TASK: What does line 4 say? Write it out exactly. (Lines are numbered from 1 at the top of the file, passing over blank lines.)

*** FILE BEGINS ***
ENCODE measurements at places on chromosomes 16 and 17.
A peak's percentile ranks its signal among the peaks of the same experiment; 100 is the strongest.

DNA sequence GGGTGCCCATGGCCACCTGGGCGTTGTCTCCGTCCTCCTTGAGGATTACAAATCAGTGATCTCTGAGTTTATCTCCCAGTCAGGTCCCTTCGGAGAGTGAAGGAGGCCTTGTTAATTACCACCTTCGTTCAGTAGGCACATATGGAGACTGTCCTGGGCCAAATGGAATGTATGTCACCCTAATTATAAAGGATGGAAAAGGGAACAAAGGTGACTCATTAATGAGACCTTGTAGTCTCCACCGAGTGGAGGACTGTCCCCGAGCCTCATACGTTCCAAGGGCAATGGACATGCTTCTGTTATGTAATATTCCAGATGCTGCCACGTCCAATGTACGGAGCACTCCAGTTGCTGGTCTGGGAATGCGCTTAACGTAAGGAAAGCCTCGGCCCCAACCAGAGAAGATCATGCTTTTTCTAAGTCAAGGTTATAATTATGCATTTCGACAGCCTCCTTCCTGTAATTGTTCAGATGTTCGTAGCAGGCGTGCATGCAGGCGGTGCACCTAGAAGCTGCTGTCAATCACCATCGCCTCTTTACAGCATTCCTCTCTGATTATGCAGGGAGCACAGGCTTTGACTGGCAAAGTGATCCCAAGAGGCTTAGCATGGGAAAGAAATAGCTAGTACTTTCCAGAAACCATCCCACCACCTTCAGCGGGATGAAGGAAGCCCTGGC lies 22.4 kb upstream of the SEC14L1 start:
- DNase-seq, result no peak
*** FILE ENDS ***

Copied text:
- DNase-seq, result no peak